IC Professor, Students Tackle Infectious Disease with New NIH Grant

By Todd McLeish ’84, November 26, 2019
Students gain valuable hands-on experience in new lab.

A new biological safety lab constructed in the Ithaca College Center for Natural Sciences is enabling Associate Professor David Gondek and his students to conduct research on a dangerous group of infectious diseases, a project that may lead to a vaccine. The lab, funded in part with a $360,000 grant from the National Institutes of Health, is outfitted with isolation cages for mice and special filters for bacterial containment.

“We’re studying an important family of bacteria that share a special apparatus – like a molecular hypodermic needle – that injects bacterial proteins across a host cell’s membrane,” said Gondek. “These bacterial virulence factors induce a hostile takeover of the cell, shutting down certain activities and upregulating other things to keep the host cell alive.”

The mechanism for taking over the cell is shared by many kinds of deadly bacteria, from E. coli and Salmonella to the Black Plague. Gondek is using the sexually transmitted disease Chlamydia, which uses the same mechanism, as a model for his research.

Chlamydia is the number one bacterial sexually transmitted infection in the U.S.,” he said. “The pathogen is experiencing a steady resurgence, with increasing numbers of cases reported each year. This same pathogen can also cause an eye infection, and in the developing world, it’s the leading cause of preventable blindness.”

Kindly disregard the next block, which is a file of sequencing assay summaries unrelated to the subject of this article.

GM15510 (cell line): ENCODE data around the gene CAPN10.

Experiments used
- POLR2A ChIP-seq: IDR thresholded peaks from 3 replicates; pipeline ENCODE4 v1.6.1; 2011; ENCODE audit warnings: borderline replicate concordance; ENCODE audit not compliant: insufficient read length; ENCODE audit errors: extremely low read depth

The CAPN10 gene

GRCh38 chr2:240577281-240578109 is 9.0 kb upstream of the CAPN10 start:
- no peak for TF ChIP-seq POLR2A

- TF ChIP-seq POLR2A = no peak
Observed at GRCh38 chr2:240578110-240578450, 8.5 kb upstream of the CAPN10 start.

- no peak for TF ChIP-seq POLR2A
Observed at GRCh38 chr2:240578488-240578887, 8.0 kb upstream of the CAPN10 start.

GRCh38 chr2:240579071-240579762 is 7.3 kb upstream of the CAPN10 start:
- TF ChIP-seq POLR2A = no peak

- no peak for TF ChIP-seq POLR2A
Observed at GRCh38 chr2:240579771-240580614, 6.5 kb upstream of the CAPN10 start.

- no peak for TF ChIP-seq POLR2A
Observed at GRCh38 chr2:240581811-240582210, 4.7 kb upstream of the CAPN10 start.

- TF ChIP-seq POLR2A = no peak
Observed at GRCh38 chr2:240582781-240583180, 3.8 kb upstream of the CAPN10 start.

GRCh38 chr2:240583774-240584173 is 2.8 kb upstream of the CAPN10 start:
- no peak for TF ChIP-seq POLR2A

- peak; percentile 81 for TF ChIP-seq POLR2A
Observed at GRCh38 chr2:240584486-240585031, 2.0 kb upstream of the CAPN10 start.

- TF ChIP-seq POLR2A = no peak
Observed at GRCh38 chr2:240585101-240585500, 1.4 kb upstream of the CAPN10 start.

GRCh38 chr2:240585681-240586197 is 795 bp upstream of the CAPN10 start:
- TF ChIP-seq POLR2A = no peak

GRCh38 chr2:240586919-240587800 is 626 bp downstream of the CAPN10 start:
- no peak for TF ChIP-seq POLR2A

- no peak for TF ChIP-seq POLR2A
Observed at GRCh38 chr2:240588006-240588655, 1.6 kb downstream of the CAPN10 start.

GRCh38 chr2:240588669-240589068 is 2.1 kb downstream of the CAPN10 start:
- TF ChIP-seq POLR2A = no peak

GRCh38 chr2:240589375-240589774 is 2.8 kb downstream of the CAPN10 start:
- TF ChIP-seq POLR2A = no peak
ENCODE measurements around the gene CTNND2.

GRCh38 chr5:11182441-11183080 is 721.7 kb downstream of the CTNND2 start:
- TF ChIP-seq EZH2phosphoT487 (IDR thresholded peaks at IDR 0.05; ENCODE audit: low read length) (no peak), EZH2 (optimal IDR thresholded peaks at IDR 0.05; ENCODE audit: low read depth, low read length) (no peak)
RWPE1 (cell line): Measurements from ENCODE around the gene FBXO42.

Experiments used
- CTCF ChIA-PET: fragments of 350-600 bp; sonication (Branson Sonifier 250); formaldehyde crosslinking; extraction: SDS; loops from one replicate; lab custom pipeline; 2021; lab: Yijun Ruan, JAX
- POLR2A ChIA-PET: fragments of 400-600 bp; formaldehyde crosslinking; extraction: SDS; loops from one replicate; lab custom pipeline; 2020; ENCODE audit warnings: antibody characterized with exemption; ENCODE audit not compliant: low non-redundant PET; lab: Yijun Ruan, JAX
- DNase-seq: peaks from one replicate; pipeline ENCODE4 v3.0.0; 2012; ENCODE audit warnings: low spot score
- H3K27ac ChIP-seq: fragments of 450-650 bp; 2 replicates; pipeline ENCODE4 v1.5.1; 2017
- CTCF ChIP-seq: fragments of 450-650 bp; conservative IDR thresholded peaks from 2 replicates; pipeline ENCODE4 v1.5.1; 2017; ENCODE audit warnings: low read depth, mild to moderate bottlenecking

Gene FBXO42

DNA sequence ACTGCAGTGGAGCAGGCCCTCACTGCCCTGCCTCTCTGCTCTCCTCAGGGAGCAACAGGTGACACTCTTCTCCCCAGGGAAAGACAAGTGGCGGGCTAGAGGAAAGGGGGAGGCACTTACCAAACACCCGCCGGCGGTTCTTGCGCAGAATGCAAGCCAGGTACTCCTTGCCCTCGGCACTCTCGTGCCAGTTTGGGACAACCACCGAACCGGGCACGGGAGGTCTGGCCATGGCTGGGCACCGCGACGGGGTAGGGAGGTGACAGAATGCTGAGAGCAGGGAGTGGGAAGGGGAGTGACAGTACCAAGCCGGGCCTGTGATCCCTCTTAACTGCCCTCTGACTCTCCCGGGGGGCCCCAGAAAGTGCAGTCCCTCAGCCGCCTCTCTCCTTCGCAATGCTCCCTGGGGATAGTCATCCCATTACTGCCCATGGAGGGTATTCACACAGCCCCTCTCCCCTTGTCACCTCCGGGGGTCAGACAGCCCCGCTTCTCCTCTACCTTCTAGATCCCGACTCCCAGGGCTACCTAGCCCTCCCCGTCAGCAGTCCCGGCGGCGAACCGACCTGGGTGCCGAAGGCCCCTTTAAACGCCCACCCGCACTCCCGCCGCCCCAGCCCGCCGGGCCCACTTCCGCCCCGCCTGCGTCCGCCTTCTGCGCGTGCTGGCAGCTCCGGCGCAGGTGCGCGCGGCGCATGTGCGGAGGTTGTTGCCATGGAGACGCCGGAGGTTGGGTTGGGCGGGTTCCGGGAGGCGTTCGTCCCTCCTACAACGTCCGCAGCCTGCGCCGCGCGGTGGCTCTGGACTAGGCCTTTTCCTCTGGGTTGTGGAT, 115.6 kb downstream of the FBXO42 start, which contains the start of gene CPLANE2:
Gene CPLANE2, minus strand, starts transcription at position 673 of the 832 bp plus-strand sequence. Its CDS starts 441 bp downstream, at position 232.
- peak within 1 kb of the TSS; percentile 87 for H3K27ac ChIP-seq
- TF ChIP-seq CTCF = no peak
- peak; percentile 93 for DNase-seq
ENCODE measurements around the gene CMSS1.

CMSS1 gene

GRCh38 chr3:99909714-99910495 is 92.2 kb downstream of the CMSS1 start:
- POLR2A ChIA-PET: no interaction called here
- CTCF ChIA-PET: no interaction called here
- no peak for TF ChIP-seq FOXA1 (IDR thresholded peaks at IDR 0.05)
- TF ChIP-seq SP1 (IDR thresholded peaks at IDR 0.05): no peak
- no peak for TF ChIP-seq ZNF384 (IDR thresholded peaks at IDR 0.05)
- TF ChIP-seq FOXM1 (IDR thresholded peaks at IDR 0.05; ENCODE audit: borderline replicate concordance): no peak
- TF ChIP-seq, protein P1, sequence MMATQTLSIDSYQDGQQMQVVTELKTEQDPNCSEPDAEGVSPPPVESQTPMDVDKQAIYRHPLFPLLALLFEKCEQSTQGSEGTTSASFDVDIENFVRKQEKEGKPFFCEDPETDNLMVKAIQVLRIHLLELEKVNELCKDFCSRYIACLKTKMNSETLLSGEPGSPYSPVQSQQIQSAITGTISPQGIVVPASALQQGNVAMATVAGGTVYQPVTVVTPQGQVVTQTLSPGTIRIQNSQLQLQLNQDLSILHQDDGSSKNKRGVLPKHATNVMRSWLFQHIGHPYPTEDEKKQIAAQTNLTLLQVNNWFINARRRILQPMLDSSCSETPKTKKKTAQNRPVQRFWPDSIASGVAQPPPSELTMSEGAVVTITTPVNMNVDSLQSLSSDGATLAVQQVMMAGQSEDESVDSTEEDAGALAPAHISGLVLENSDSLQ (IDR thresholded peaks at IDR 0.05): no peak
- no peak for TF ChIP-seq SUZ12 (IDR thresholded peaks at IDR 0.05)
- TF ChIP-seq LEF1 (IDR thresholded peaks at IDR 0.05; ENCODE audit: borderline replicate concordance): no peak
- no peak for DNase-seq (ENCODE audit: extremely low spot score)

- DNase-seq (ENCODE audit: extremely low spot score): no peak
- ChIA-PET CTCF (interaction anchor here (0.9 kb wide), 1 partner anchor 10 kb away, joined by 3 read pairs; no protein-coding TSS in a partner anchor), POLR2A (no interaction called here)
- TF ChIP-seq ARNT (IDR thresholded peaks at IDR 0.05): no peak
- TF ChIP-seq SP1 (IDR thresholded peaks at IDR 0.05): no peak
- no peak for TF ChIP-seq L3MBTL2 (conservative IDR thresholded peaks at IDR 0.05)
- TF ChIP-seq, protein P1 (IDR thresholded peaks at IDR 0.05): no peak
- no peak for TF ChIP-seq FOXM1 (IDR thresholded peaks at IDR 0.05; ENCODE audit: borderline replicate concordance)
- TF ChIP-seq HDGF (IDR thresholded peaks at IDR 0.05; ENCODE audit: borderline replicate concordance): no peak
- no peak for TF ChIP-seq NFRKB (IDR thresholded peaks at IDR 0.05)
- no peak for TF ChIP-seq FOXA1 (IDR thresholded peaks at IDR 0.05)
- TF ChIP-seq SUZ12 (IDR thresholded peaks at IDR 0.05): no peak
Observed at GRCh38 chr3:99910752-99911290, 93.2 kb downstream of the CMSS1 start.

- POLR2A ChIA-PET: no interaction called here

“The students drive the train here. I mentor them in how to do things and walk them through the data analysis, but at the end of the day, they are hands-on doing all the work.”

Associate Professor David Gondek

Gondek’s research is focused on the role of the microbiome in the relationship between the host and the pathogen. Previous research found that the microbes already present on body surfaces will change how the immune system responds to infection. And since Chlamydia can infect at both genital-urinary and gastrointestinal tissues, he is conducting experiments to examine immunity at both sites.

“With these data we can determine where and how best to vaccinate, inducing an immune response to provide protection from infection without pathology,” he said.

By using antibiotics to manipulate the microbiome of a mouse, and then infecting the mouse with Chlamydia, Gondek is assessing how the changed microbiome affects the pathogen’s ability to spread and how it affects the mouse’s immune response.

The work is being conducted by Ithaca College undergraduate students.

“The students drive the train here,” Gondek said. “I mentor them in how to do things and walk them through the data analysis, but at the end of the day, they are hands-on doing all the work. It’s a wonderful learning opportunity for them to participate in a high-quality research project and conduct a series of experiments while learning all kinds of different lab techniques. This experience makes them highly-trained for jobs after graduation.”

The students are using several state-of-the-art laboratory instruments – what Gondek called “the big tool bag” – including a flow cytometer, newly purchased with funds from the recent grant, to track and monitor immune response, and a gas chromatograph coupled with a mass spectrometer to separate, identify and quantify microbial compounds. To understand the complexity of the microbiome, students also learn coding skills and use bioinformatics tools.

Each experiment takes about 12 weeks to conduct, and the first was completed by the end of last summer. At least three more are planned during the coming school year.

“It’s going amazingly well so far,” said Gondek. “This fall I've been integrating my class and research to get as many students involved as possible.”